Incidentally, I don't think the MySQL "problem" is exactly quality per se, as there's no evidence that MySQL is buggier than many commercial DBMS products earlier in their product cycles. It's rather that MySQL took so long to get 5.1 out the door at the quality level they eventually achieved. Similarly, the MySQL engineering group is often very slow to address obvious bugs that the PostgreSQL community either avoided up front or would have addressed quickly once brought to light. This slowness is one of the key reasons for the fragmentation of the MySQL codeline that has occurred over the last year. I imagine the root cause lies in the way MySQL releases are managed, as code can generally be fixed if you have the will to do so.
It's really strange that the PostgreSQL devs do not believe in maintaining a bug database! Relying on someone to keep track of a bug by essentially wading through an archive of forum posts or e-mails seems to be pretty much useless.
Ha, there had to be at least one 'eh. Thanks for pointing it out.
Good point. I missed the perspective of mixing the paid customers with the community stuff in the same tracker, but I can see how that could be a good explanation for this happening.
Interesting, but I'd like to point out that bug 37937 includes the following: [7 Nov 11:12] Georgi Kodinov Bug #37936 is probably a duplicate of this bug [7 Nov 11:46] Georgi Kodinov Duplicate of bug #37936. Maybe not as much dirt here as is being made out to be? This took me a whole 1 minute to find. I should probably mention that I've had more luck getting MySQL installations to do replication & 5 nines than I have with Postgres -- but I'm still a supporter of both. I feel both projects are useful, it all just goes back to using the right tool for the job.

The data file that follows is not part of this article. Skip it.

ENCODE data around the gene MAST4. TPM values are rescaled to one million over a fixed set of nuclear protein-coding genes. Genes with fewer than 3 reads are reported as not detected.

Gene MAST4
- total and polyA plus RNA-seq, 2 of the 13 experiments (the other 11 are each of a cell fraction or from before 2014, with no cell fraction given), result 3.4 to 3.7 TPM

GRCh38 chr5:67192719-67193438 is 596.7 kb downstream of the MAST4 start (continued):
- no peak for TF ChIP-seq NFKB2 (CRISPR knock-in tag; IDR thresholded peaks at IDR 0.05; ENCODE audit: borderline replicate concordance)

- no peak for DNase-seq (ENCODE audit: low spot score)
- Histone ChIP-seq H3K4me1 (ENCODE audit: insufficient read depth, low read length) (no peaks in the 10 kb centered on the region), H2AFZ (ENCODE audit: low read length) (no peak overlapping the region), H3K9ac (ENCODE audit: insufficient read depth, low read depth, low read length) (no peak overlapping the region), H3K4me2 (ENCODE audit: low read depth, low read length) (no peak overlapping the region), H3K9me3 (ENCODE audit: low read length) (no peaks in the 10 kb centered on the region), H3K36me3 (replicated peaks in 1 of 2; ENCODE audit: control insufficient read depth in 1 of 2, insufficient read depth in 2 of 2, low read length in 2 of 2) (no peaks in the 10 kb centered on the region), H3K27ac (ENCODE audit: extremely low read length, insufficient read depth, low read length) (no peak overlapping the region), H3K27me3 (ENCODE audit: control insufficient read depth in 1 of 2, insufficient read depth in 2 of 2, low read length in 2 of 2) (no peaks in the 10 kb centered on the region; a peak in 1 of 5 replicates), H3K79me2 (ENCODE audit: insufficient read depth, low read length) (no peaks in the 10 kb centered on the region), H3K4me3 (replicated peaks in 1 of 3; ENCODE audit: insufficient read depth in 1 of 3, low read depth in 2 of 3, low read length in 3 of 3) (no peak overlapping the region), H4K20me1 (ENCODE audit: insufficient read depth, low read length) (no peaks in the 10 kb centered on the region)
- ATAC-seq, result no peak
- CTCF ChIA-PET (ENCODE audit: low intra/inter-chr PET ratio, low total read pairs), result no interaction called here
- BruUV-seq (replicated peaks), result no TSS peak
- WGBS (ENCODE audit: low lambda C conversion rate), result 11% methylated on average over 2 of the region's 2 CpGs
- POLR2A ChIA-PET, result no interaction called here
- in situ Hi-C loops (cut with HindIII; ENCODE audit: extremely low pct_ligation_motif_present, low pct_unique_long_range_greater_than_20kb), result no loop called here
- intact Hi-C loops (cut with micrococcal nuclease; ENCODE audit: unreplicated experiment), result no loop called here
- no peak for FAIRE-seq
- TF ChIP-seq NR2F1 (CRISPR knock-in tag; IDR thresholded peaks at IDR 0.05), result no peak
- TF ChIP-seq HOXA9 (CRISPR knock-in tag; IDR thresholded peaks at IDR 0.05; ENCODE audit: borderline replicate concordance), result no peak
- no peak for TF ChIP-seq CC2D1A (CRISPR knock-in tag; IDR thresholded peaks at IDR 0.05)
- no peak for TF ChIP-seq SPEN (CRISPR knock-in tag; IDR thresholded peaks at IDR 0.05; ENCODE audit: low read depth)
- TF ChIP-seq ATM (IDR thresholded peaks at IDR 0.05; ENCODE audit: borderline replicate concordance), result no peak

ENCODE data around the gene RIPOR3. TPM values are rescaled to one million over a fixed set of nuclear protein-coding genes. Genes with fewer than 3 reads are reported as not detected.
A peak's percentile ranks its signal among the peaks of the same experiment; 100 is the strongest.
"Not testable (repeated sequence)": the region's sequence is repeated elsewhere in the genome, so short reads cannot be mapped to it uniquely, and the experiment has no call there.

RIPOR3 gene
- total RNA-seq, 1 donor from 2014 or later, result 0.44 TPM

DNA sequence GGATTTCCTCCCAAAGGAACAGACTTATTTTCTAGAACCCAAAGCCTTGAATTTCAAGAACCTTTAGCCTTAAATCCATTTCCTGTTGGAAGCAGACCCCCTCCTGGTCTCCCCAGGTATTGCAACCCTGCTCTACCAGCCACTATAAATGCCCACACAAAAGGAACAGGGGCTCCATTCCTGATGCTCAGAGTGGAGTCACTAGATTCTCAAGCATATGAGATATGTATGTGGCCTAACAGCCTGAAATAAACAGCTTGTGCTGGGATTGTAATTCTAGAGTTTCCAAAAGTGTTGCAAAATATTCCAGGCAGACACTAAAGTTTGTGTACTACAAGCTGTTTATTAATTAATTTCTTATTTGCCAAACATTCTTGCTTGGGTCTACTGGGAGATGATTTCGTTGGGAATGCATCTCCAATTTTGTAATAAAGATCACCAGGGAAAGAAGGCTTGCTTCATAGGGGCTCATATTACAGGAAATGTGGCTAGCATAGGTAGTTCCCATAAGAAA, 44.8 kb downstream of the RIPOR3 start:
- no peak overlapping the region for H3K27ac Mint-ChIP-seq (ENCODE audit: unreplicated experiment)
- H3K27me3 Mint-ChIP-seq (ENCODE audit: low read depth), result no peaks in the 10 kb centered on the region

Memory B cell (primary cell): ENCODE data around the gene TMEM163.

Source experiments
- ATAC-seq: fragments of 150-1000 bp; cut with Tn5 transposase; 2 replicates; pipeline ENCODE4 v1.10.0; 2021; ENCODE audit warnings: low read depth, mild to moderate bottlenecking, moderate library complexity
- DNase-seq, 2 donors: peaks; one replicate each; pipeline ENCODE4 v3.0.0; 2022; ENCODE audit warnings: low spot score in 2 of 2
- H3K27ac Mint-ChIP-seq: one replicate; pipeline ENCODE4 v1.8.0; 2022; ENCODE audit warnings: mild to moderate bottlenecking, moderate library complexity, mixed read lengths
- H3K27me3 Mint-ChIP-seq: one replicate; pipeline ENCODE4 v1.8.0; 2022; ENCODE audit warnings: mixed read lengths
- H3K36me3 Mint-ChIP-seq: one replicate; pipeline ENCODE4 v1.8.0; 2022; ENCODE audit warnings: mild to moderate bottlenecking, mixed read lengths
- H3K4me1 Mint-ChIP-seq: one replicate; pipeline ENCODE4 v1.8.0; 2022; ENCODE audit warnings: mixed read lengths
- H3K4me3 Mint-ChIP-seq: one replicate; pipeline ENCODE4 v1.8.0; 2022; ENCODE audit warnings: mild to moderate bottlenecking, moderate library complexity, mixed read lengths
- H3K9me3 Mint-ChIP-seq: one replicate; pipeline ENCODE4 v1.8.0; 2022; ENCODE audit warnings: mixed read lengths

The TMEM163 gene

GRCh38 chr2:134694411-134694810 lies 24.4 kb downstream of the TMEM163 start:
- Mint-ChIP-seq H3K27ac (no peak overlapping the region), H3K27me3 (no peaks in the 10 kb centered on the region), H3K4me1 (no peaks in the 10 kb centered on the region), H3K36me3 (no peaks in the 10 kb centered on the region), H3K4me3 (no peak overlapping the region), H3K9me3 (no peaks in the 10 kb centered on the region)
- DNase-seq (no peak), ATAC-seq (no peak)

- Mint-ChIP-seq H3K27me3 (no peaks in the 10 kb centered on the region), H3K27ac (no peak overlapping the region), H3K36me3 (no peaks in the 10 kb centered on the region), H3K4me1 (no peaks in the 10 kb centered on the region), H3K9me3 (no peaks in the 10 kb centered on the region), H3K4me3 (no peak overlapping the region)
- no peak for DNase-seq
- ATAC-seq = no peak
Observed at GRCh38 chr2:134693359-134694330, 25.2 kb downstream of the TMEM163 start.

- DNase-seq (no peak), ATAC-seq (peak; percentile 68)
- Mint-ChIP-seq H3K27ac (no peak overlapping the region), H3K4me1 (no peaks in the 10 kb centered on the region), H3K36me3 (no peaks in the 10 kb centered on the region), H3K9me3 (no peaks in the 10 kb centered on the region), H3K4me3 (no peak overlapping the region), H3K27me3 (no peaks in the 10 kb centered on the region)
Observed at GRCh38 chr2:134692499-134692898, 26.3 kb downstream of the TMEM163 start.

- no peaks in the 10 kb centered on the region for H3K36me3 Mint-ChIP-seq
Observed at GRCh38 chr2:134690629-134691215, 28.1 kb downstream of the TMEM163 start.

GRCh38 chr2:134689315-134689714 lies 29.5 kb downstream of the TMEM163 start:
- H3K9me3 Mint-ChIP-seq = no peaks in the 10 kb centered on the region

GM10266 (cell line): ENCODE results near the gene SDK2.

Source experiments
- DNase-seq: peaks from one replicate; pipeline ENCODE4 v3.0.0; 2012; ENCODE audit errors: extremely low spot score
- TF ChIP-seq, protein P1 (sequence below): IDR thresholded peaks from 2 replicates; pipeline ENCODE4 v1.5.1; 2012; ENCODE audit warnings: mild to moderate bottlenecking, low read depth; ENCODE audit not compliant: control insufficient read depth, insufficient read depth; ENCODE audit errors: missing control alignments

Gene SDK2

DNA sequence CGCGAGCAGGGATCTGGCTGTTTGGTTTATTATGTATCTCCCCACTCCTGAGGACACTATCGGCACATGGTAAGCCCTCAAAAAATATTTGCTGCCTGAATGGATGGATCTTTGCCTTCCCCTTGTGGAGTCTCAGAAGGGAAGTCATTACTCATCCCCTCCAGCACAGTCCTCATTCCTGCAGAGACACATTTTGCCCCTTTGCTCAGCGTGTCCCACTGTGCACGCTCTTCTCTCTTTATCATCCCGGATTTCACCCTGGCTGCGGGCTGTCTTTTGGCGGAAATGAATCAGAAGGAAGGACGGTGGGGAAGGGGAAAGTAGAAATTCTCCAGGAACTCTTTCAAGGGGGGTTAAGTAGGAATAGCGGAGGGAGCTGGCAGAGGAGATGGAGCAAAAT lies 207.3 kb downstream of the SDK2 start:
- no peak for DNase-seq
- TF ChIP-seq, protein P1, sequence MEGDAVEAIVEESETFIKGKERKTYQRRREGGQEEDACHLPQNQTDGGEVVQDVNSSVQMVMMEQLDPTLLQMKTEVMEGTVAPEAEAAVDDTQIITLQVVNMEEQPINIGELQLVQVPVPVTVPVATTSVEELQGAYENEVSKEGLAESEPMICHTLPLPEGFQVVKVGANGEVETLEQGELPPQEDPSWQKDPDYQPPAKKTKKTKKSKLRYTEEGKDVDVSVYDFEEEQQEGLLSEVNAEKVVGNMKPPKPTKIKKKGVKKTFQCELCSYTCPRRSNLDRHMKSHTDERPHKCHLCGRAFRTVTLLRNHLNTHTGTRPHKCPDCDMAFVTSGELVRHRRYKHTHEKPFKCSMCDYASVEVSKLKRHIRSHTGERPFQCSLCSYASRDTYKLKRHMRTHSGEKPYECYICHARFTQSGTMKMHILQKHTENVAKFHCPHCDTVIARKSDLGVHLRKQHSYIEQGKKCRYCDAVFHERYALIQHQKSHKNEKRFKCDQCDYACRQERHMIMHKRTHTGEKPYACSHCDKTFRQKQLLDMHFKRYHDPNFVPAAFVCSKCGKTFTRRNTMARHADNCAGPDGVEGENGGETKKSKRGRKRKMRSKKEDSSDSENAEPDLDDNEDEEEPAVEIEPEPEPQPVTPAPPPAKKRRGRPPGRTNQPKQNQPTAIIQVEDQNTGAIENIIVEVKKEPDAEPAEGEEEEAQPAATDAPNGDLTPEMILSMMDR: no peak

I think Magnus has illustrated that a bug tracking system (like MySQL has) doesn't make everything magically better.
I am the packager of postgresql in Mandriva, and from my own experience, the bug tracker is just a big TODO list with a lot of opened case you're not always able to solve. I don't know if MySQL has tests suite, but PostgreSQL has. And again, being also a developers, a test suite increase more the quality than a bugs tracker everyone can ignore, especially since the tests are added for each new bugs discovered, denying to it to back into the software.
Hi! I have access to BUG#37936 and it doesn't seem to have anything more than what is already there in BUG#37937. I'll try to make it public.
Yes, MySQL has a testsuite, it's quite big and is a part of the server source. It is also automatically re-run every time somebody has pushed some change into any (5.0/5.1/6.0) tree.
Excellent Analysis. Another thing I've noticed is that each 'major' release of PostgreSQL seems to have fewer and fewer bugfix releases, even accounting for time. This suggests the development process is improving...